Smaller vaults, requiring only four dwarves, certainly exist.

3)   The big boulder screw.
   Giants simply love using their strength, and most giants simply lack the patience or skill to make a chest. Usually, they love showing off their strength by simply carrying all their loot with them in a big bag, but some giants, especially the wealthy ones, like to keep some of their treasure at home.

So, they dig a pit, and cover it with a likely boulder, one huge enough that it can’t be moved without either being a giant (i.e., large size and incredible strength) or with a number of strong adventurers working together, or with the help of special engineering equipment. The latter two options don’t present a great challenge usually, but simply realizing “there’s something other that boulder worth putting a lot of work into moving the boulder” can be difficult.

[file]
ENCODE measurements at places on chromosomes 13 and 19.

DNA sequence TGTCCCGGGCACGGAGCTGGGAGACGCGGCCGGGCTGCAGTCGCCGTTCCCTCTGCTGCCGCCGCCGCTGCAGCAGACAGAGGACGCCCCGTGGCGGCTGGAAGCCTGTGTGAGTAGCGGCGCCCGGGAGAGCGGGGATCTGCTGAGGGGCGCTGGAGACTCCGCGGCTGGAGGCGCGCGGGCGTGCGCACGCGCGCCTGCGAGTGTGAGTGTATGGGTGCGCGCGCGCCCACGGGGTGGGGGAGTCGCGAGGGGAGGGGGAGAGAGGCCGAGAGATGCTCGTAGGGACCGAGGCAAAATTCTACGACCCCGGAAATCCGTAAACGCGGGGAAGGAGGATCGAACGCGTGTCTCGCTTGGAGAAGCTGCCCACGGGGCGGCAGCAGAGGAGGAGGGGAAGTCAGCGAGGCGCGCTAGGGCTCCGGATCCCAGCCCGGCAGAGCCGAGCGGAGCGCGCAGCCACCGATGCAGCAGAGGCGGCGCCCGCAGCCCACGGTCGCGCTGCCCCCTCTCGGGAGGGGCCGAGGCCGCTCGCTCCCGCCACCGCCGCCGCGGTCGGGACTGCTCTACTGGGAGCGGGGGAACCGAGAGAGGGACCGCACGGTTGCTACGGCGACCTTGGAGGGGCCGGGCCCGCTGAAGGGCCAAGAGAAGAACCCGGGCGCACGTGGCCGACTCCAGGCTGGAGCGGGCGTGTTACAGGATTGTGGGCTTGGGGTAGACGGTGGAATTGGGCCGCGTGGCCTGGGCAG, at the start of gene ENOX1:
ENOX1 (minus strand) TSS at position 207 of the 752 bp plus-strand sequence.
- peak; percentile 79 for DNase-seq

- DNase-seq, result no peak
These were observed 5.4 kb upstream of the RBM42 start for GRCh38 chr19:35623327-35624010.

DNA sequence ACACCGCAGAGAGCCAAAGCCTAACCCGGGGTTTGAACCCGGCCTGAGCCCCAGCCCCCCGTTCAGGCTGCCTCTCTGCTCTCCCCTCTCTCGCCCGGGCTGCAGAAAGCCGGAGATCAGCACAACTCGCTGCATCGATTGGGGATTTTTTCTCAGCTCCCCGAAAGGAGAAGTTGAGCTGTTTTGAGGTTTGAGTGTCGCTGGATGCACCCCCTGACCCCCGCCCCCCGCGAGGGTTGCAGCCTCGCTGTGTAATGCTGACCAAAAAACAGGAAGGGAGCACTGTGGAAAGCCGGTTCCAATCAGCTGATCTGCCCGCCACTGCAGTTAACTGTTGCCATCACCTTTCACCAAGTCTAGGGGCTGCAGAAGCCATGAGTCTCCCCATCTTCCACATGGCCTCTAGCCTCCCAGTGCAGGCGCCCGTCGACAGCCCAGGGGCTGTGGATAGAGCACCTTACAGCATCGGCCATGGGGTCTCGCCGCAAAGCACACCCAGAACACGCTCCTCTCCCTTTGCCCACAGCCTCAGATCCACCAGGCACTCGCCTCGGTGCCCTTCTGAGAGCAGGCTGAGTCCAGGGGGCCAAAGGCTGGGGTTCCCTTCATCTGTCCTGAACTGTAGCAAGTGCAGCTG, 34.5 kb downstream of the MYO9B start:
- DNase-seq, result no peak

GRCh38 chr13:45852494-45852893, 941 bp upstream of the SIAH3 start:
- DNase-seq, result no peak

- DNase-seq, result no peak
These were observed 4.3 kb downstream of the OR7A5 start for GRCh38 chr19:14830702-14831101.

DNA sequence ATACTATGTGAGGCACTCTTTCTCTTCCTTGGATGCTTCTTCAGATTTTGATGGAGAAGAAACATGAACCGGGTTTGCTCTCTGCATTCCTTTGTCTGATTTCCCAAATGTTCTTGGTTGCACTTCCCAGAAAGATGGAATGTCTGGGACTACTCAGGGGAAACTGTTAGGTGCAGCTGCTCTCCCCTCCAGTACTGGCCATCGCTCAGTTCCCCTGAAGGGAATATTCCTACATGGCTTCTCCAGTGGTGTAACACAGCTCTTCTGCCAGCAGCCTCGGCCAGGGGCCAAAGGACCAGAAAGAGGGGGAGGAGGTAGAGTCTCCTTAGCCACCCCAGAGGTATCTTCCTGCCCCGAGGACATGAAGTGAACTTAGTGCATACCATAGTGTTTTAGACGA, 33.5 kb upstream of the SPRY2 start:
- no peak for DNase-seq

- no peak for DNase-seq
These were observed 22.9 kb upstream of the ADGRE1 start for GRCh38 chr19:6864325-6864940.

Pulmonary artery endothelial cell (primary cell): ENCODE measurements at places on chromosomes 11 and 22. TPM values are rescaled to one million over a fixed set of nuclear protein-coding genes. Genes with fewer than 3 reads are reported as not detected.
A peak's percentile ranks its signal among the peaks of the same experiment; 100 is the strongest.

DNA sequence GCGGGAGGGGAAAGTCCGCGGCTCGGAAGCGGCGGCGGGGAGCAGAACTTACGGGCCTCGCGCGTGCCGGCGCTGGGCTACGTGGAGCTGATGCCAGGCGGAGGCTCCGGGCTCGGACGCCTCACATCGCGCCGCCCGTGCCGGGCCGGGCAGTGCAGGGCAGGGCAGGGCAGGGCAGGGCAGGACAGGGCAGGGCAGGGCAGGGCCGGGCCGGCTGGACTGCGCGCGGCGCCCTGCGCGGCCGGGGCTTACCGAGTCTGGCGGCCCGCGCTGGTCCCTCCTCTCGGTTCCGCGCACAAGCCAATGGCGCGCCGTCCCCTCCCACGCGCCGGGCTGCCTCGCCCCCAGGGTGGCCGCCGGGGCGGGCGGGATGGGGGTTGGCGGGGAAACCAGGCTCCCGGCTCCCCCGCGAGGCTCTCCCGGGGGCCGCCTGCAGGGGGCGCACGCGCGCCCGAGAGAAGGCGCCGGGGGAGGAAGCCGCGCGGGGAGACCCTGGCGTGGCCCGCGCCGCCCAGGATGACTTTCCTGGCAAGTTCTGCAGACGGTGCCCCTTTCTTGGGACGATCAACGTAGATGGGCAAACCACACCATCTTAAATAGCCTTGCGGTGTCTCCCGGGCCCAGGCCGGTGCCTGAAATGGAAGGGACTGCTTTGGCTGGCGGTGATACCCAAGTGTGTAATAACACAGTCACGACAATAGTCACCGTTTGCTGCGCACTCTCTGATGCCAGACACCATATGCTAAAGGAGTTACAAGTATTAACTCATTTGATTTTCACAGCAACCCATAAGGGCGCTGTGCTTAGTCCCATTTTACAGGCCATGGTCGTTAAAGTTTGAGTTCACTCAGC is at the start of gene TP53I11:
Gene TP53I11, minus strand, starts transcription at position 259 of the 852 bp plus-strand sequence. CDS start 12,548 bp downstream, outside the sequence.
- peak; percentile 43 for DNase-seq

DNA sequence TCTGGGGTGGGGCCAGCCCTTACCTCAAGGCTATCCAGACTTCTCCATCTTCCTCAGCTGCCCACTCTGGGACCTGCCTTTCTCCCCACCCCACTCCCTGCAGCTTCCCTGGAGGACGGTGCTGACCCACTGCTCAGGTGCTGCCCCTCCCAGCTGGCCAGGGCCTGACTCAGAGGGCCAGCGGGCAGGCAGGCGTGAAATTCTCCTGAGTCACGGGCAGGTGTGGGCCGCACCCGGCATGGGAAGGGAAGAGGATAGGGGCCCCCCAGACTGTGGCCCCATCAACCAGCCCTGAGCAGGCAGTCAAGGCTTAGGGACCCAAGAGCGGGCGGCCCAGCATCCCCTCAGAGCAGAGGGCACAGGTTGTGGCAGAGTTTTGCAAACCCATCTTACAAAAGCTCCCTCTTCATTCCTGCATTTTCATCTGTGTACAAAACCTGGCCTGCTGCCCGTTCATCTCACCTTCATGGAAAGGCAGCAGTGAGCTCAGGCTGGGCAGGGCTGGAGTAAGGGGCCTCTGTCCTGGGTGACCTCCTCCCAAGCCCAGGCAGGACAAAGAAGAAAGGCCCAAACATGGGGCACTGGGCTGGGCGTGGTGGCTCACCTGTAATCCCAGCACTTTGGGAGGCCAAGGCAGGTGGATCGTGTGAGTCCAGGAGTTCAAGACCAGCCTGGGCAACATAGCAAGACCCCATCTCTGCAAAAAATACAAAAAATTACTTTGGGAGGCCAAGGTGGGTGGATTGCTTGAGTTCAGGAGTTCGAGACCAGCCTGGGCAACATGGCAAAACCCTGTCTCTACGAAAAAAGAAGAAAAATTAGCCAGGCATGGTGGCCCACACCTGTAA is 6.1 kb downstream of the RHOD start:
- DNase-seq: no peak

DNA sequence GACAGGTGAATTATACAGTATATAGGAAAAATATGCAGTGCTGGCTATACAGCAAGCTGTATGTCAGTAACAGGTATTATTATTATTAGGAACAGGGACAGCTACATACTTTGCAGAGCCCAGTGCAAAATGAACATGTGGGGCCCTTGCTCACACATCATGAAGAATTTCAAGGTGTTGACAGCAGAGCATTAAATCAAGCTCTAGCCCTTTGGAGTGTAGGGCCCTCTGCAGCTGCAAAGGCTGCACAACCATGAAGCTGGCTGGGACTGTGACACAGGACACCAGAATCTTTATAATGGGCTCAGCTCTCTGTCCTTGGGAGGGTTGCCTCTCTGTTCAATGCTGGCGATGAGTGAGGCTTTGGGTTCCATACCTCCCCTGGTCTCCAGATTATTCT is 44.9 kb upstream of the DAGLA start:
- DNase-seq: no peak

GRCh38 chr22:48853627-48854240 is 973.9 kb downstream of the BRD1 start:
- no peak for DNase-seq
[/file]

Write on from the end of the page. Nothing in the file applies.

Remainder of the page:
More sophisticated giants, especially stone giants, take things a bit further, and carve part of the boulder so it has screw threads. These boulders, naturally, can’t simply be pushed out of the way; many an adventurer has tried to push such a boulder, failed the ridiculously high strength check, and decided there probably was nothing under it anyway.

4) The Double Chest
   Comparable to the “false bottom,” a double chest simply means there are two chests. One large, obvious chest for adventurers to loot, and a smaller chest, usually hidden in a secret side room, where the more valuable loot is. To foil detect magic type effects, the secret chest, if it’s holding magic, might be hidden directly under the large chest (which also contains some magic, and is large enough not to be casually moved).

Adventurers loot the large chest, figure they have everything, and don’t even look for more.

5) The Solid Chest